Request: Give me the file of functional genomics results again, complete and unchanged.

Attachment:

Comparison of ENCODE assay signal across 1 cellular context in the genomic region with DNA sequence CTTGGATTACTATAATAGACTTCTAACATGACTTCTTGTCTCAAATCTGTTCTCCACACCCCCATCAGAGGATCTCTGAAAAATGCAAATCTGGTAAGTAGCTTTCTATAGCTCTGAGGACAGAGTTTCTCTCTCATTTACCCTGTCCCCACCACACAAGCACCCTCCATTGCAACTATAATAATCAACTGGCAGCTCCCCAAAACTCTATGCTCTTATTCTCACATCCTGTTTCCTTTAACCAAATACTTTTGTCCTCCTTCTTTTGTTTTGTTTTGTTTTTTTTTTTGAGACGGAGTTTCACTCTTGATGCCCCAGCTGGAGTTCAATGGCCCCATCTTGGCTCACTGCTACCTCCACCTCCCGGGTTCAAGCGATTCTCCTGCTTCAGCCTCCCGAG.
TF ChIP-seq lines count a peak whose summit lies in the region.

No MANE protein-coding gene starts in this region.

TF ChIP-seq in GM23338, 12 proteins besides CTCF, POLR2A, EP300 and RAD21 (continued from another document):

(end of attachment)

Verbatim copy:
Comparison of ENCODE assay signal across 1 cellular context in the genomic region with DNA sequence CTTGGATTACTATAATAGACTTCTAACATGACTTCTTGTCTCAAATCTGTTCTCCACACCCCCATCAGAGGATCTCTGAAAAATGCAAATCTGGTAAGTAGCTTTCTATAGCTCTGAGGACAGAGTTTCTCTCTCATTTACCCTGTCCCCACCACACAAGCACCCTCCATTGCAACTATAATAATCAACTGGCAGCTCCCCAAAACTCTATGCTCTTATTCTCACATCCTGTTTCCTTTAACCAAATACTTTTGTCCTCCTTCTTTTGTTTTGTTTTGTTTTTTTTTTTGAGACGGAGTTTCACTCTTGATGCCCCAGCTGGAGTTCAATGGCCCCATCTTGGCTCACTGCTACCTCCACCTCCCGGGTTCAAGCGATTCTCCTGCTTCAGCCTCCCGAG.
TF ChIP-seq lines count a peak whose summit lies in the region.

No MANE protein-coding gene starts in this region.

TF ChIP-seq in GM23338, 12 proteins besides CTCF, POLR2A, EP300 and RAD21 (continued from another document):